9. A pair of golf shoes as set forth in claim 8 wherein the spike secured to the beveled surface of the heel section of the sole is of smaller dimension than the other spikes in the heel section of the sole.
Description
BACKGROUND OF THE INVENTION

This invention relates generally to golf shoes and, more particularly, to a pair of golf shoes designed to improve the golf swing while maintaining the basic functions of a conventional golf shoe.

The golf swing has been practiced, modified and improved over the years. One of the more important developments has been the so-called "square to square" type swing in which the hip turn is somewhat restricted during the backstroke. This swing places an added stress on the trailing foot, i.e., the right foot of the right-handed golfer, especially on the inner portion of this foot. In order to resist "swaying" and maintain optimum balance, the weight of the golfer must be concentrated on the inner edge of this foot. This weight distribution is achieved by flexing the knee slightly inward and focusing the weight toward the inner edges of the sole and heel of the right shoe for the right-handed golfer.

Although no specific stress is placed on the left foot of a right-handed golfer during the backstroke, a similar distribution of the weight on the inner aspect of the sole and heel of the left shoe is desirable to provide improved body balance in the address position. Moreover, this stance position aids inner flexion of the left knee which provides for a smooth takeaway during the backstroke.

Attempts have been made to improve a golfer's swing by modifying the design of the sole, heel and/or spikes of the golf shoe. Reference may be made in this regard to U.S. Pat. Nos. 2,078,626, 2,179,942, 4,149,324, 4,161,829 and 4,167,071, each of which discloses a modification to a golf shoe for improving the swing of the golfer.

SUMMARY OF THE INVENTION

Among the several objects of this invention may be noted the provision of an improved pair of golf shoes which increases the stability of a golfer during the golf swing; the provision of such shoes which are comfortable to wear; the provision of such a pair of golf shoes which may be used by both left and right-handed golfers; and the provision of such golf shoes which minimize damage to the golf course while improving the golfer's swing.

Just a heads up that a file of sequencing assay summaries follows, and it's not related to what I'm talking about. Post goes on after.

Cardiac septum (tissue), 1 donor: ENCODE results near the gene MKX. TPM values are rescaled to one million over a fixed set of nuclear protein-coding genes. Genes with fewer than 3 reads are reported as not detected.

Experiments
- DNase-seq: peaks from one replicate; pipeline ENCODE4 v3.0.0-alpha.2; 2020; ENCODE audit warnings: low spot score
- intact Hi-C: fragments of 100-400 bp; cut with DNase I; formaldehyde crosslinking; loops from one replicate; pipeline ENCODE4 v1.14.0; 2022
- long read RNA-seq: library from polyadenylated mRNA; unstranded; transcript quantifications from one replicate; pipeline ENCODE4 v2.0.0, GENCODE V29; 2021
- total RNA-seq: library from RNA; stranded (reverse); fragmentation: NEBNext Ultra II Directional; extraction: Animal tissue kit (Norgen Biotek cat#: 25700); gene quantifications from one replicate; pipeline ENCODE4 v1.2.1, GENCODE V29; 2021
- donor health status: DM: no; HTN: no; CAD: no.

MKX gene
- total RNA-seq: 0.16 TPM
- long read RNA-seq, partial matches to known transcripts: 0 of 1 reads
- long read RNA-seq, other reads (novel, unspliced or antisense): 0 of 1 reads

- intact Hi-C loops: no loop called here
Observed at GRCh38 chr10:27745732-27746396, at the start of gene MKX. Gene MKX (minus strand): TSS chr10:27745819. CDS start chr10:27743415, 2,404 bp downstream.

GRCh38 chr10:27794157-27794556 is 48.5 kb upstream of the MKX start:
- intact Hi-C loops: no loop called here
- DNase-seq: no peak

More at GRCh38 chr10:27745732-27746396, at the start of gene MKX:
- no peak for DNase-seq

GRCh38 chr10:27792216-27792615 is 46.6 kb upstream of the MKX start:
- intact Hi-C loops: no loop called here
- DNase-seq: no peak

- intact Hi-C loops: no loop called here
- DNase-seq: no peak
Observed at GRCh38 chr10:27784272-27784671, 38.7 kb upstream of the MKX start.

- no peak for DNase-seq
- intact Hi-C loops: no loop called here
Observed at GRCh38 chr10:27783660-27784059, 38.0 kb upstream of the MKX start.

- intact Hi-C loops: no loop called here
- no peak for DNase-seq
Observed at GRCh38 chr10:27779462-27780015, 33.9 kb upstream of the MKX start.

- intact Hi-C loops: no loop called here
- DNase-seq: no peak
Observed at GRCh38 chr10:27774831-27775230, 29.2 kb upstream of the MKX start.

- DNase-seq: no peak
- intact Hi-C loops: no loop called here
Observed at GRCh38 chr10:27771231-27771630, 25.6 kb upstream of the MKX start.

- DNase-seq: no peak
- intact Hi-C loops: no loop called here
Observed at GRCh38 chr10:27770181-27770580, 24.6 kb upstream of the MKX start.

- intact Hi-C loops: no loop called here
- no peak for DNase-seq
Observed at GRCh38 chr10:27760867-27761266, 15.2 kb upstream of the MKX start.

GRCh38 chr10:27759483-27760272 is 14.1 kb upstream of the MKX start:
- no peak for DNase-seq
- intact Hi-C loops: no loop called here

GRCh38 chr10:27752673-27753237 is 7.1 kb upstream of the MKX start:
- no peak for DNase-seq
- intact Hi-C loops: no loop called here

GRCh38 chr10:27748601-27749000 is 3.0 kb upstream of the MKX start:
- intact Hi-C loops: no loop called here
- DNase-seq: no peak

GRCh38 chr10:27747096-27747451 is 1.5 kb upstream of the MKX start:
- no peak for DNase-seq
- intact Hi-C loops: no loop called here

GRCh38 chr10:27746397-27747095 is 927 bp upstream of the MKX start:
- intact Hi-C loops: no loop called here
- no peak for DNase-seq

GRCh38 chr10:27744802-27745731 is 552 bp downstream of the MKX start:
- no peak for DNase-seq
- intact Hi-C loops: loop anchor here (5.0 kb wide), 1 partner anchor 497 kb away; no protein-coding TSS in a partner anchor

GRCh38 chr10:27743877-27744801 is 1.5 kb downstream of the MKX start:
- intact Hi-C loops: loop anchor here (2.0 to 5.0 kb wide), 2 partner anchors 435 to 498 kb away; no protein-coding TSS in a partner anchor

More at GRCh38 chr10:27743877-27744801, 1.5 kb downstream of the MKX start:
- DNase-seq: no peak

Each shoe in a pair of golf shoes of this invention comprises a sole and an upper. The sole has a heel section for the bottom of the heel of the foot, an arch section forward of the heel section for the bottom of the arch of the foot, and a front section forward of the arch section for the portion of the foot forward of the arch and for the toes. The shoes have spikes in the bottom of the heel and front sections of the sole. The bottom of the heel and front sections of the sole of each shoe have relatively wide flat beveled surfaces along their inner sides inclined inwardly and downwardly from the inner edge of the sole. When the weight of a person wearing the shoe shifts to the inner side of the foot, as during the address and backstroke stages of the golf swing, the shoe is adapted to roll inwardly about the central longitudinal axis of the shoe to a position in which the beveled surfaces are in engagement with the ground. The golfer is thereby stably supported during the golf swing.

Other objects and features will be in part apparent and in part pointed out hereinafter.

BRIEF DESCRIPTION OF THE DRAWINGS

FIG. 1 is a front elevation of a pair of golf shoes in the address position of a golf swing;

FIG. 2 is a bottom plan view of the soles of the golf shoes of FIG. 1; and